In a shocking discovery, the largest lake on Earth, covering 360,000km2 in central Africa, dried up to a dust bowl during times when CO2 levels were perfect. Climate change was abrupt, savage, and climate modelers have absolutely no idea what caused it.
Apparently, the dust now blows across the Atlantic and fertilizes the Amazon. So while Climate modelers in Chad circa 2000BC were dismayed and blamed Sahelian traders, Amazonian tribesman sang and danced for the last 1000 years.
[ScienceDaily] Largest freshwater lake on Earth was reduced to desert dunes in just a few hundred years
Researchers from Royal Holloway, Birkbeck and Kings College, University of London used satellite images to map abandoned shore lines around Palaeolake Mega-Chad, and analysed sediments to calculate the age of these shore lines, producing a lake level history spanning the last 15,000 years.
At its peak around 6,000 years ago, Palaeolake Mega-Chad was the largest freshwater lake on Earth, with an area of 360,000 km2. Now today’s Lake Chad is reduced to a fraction of that size, at only 355 km2. The drying of Lake Mega-Chad reveals a story of dramatic climate change in the southern Sahara, with a rapid change from a giant lake to desert dunes and dust, due to changes in rainfall from the West African Monsoon. The research, published in the journal Proceedings of the National Academy of Sciences confirms earlier suggestions that the climate change was abrupt, with the southern Sahara drying in just a few hundred years.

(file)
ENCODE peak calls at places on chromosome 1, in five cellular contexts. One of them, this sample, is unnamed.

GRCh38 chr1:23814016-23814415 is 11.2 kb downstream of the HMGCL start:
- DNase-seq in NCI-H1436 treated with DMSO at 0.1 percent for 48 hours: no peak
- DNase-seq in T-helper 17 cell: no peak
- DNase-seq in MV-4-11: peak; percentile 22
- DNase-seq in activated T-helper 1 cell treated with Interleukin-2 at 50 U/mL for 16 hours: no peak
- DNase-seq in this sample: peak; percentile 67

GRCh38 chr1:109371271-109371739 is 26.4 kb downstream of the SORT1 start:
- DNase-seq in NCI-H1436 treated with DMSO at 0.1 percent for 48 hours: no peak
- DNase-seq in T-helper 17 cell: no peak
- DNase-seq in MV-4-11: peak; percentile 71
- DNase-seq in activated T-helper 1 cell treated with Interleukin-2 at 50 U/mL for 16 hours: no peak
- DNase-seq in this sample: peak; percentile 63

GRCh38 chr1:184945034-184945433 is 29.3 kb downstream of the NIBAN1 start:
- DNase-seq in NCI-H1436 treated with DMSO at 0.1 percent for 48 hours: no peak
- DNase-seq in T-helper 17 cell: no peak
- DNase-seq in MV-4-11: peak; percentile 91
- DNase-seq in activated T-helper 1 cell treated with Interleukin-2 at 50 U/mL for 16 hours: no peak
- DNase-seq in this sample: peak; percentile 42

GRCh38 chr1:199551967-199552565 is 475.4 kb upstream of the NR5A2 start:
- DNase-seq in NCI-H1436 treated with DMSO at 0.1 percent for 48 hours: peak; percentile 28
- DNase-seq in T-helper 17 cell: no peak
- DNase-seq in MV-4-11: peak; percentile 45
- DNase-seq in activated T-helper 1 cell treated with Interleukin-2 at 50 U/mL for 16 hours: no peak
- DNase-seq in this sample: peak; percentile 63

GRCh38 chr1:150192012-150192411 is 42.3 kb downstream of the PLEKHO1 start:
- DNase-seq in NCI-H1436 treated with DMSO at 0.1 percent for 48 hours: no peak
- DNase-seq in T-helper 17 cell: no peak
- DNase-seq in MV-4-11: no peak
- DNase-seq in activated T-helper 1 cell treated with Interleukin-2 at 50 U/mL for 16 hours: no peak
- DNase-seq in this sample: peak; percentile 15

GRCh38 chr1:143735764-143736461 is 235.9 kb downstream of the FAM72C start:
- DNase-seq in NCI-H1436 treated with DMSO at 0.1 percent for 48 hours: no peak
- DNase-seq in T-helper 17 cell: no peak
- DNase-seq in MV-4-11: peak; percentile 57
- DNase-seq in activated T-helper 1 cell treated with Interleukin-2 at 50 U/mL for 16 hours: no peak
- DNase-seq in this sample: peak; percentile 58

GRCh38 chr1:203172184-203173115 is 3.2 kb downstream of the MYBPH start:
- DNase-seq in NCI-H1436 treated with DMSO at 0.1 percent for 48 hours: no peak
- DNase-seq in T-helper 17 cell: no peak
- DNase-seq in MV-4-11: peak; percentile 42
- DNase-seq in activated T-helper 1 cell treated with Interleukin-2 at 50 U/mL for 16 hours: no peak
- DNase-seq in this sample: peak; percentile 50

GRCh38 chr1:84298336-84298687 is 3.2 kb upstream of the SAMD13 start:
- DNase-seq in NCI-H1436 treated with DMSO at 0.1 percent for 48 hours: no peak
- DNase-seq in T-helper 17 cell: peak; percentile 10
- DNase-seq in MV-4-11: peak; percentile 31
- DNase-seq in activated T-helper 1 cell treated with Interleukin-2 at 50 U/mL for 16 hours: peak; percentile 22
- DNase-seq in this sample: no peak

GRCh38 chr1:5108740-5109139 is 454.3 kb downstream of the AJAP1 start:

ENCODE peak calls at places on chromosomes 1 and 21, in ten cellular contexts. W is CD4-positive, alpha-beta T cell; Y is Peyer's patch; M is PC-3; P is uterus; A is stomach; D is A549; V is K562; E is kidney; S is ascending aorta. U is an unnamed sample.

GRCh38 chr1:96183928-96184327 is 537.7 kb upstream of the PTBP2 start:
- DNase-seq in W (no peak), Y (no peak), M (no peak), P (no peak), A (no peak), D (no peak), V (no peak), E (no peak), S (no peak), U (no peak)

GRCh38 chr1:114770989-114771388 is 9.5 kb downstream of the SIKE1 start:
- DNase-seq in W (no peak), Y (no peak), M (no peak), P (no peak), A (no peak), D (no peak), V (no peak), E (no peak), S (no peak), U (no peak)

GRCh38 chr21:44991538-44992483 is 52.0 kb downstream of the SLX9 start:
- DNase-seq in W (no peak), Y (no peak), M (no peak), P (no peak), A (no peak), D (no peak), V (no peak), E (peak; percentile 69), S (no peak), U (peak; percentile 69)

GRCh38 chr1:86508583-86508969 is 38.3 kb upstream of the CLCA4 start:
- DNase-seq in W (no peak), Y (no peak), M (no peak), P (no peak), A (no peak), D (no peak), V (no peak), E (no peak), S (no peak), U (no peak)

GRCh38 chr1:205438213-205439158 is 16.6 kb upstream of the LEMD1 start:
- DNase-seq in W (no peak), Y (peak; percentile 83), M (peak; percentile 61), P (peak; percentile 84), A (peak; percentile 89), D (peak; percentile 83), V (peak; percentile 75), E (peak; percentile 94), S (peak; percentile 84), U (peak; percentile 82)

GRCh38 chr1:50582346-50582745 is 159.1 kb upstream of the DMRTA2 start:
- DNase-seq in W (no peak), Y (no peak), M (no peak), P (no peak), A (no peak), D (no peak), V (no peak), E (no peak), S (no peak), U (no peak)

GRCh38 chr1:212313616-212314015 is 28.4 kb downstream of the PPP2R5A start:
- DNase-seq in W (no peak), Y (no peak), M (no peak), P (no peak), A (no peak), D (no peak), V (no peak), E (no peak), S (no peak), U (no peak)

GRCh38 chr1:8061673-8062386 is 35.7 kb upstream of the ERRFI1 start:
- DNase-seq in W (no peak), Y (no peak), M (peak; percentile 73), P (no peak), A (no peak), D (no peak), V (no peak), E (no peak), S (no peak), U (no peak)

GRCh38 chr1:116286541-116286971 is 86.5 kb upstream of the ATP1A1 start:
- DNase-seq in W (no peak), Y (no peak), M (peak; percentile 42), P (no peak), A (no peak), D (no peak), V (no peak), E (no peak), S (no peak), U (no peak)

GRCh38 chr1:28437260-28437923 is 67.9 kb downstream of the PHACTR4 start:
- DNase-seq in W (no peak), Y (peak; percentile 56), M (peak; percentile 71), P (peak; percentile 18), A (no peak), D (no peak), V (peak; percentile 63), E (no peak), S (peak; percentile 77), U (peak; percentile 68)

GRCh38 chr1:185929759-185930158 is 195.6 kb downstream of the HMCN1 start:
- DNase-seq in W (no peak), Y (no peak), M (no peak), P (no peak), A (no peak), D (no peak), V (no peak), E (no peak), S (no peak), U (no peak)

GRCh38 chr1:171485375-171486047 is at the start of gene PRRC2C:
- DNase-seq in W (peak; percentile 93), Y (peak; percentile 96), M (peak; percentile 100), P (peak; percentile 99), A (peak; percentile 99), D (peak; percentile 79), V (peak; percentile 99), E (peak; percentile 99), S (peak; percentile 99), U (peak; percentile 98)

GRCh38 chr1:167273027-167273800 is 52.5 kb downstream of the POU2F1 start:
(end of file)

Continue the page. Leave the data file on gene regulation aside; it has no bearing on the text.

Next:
Part of the Palaeolake Mega-Chad basin that has dried completely is the Bodélé depression, which lies in remote northern Chad. The Bodélé depression is the World’s single greatest source of atmospheric dust, with dust being blown across the Atlantic to South America, where it is believed to be helping to maintain the fertility of tropical rainforests. However, the University of London team’s research shows that a small lake persisted in the Bodélé depression until about 1,000 years ago. This lake covered the parts of the Bodélé depression which currently produce most dust, limiting the dust potential until recent times.
“The Amazon tropical forest is like a giant hanging basket,” explains Dr Simon Armitage from the Department of Geography at Royal Holloway. “In a hanging basket, daily watering quickly washes soluble nutrients out of the soil, and these need to be replaced using fertiliser if the plants are to survive. Similarly, heavy washout of soluble minerals from the Amazon basin means that an external source of nutrients must be maintaining soil fertility. As the World’s most vigorous dust source, the Bodélé depression has often been cited as a likely source of these nutrients, but our findings indicate that this can only be true for the last 1,000 years,” he added.
- Simon J. Armitagea, Charlie S. Bristow, and Nick A. Drake. West African Monsoon dynamics inferred from abrupt fluctuations of Lake Mega-Chad. PNAS, June 2015 DOI: 10.1073/pnas.1417655112